3/25/2009 UPDATE - HB 265 has been signed into law by the Utah governor!
2/15/2009 - Joyce Mitchell called us crying with happiness today; after tireless organizing, lobbying, and testifying, this one-woman powerhouse got a bill passed in the Utah House to restore citizens' rights to care for their own dead.
"I can't believe it," Mitchell said by cell-phone after the vote, laughing and sniffling at the same time. "If it weren't for [the national FCA], the FCA Biennial Conference last year, and the FCA email discussion list, I couldn't have done. You all kept up my enthusiasm and broke me out of my apathy."
Actually, Mitchell, the President of the FCA of Utah, is the real heroine. Outraged at a 2006 law that forced Utah citizens to hire funeral homes if they wanted a completed death certificate and custody of the body, Mitchell rounded up families and home funeral activists to testify to the Utah House. David Robles and his wife, Marcia Robles-Racehorse, consumer advocates from the Shoshone-Bannock Tribe in Idaho, were particularly helpful, as were Native American leaders who supported HB 265 . The bill passed the House overwhelmingly, and Mitchell has found a Senate supporter to shepherd the bill through the senate.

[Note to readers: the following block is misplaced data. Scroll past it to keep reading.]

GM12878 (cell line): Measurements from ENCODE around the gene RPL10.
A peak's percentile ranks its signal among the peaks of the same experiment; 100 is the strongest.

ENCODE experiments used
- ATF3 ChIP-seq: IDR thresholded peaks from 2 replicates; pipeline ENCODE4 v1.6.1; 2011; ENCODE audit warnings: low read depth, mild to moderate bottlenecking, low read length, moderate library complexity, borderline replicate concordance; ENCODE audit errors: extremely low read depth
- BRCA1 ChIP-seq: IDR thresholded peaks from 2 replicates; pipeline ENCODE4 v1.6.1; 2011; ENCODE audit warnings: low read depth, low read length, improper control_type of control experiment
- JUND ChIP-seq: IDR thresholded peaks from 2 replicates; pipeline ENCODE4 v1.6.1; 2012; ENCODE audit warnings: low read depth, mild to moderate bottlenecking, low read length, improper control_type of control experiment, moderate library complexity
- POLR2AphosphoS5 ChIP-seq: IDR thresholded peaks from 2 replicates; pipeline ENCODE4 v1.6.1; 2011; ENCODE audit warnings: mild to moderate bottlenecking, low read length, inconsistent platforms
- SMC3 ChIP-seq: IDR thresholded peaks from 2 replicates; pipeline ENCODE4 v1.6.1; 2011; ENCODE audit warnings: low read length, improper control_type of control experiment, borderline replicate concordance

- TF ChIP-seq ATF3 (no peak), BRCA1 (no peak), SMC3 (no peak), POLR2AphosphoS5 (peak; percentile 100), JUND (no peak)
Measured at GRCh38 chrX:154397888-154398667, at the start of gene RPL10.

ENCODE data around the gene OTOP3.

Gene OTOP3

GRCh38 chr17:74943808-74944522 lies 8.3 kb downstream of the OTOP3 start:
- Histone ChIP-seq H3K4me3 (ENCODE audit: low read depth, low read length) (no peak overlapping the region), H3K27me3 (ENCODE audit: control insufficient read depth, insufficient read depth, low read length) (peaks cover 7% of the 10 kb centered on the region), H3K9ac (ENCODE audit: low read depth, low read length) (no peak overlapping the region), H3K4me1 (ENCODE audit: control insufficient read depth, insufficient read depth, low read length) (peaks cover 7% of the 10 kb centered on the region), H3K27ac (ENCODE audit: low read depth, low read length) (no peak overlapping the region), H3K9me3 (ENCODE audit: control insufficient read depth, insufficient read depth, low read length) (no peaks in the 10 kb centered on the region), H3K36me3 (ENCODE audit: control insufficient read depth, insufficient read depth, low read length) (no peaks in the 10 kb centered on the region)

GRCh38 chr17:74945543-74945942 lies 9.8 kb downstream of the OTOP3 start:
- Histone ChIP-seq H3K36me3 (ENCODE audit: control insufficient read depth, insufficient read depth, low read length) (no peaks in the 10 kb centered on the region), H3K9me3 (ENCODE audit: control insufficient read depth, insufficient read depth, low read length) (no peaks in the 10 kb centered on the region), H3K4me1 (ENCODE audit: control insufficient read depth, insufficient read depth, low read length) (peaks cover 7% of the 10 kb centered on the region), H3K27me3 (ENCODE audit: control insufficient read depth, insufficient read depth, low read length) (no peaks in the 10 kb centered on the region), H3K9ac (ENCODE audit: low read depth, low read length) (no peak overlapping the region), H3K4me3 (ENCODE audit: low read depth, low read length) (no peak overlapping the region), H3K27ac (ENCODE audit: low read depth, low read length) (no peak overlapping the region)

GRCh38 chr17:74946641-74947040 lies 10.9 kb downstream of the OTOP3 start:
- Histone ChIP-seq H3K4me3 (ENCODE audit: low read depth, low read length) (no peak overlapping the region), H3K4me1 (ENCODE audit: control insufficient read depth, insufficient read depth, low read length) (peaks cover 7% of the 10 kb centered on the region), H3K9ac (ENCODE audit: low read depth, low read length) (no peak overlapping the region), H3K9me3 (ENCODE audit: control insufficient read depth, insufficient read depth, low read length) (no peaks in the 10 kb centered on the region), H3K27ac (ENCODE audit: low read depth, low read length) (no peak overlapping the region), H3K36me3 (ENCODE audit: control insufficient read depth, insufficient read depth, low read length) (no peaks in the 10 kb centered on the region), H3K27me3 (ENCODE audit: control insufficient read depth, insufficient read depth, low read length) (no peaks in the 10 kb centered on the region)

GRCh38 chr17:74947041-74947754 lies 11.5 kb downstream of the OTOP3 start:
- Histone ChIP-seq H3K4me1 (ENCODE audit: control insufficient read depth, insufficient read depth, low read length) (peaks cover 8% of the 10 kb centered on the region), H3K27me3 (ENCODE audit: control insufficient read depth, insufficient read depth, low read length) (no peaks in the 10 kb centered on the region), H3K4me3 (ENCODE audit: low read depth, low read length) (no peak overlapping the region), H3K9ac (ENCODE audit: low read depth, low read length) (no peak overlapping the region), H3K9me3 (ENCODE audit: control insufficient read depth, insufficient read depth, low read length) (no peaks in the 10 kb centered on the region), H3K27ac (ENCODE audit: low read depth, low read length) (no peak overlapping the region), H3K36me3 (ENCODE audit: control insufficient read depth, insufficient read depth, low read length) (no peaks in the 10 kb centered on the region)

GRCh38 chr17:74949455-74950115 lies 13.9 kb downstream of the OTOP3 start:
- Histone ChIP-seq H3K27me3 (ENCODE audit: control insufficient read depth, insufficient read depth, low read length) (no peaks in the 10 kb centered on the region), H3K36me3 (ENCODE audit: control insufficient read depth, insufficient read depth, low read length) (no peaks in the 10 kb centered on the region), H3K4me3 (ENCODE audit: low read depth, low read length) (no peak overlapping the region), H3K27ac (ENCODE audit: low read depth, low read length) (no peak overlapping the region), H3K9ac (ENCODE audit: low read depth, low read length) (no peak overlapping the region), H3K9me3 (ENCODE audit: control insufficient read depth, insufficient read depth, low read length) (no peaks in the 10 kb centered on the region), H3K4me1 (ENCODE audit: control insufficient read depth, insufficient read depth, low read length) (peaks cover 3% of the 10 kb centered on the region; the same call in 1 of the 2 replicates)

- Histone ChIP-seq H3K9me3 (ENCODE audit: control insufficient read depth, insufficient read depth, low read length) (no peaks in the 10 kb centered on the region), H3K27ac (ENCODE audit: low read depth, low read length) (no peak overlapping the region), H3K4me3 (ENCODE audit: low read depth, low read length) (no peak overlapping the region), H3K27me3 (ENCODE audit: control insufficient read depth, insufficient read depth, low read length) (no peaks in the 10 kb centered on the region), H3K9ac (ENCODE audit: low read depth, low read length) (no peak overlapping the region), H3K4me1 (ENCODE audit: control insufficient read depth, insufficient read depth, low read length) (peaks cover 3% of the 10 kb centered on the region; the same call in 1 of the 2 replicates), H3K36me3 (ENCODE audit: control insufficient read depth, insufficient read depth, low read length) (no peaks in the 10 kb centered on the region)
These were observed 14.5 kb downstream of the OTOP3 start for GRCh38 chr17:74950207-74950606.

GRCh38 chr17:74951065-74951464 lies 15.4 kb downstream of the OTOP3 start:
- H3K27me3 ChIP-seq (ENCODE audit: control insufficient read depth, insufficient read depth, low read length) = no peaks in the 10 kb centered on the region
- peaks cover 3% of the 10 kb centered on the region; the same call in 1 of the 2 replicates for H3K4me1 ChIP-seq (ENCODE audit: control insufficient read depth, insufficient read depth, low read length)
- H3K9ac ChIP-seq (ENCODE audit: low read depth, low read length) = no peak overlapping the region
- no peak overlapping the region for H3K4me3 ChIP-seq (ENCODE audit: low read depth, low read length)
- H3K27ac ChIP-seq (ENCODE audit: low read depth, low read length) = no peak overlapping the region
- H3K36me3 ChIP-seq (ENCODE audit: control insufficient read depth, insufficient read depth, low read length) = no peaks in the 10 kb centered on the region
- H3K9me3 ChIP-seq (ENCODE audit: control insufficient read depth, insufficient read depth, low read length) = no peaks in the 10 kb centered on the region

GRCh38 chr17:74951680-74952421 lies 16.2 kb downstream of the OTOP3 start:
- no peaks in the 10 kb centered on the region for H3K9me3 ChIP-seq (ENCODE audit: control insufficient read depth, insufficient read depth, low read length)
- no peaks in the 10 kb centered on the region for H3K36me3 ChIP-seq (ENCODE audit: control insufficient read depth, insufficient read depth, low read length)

Mitchell's success is a testament to what "ordinary" citizens can do when they remember that the government serves the people, not the other way around. Mitchell put up a website dedicated to the issue , gathered families who'd been affected by the 2006 law, and gave Powerpoint presentations on the issue to legislative committees.
Hats off to all of you who went to the mat on this important issue. Your work has restored a fundamental freedom for all Utah families. Special thanks to Rep. Brad Daw, who understood the injustice of depriving families of control over their death rituals, and who was willing to stand up for the right thing.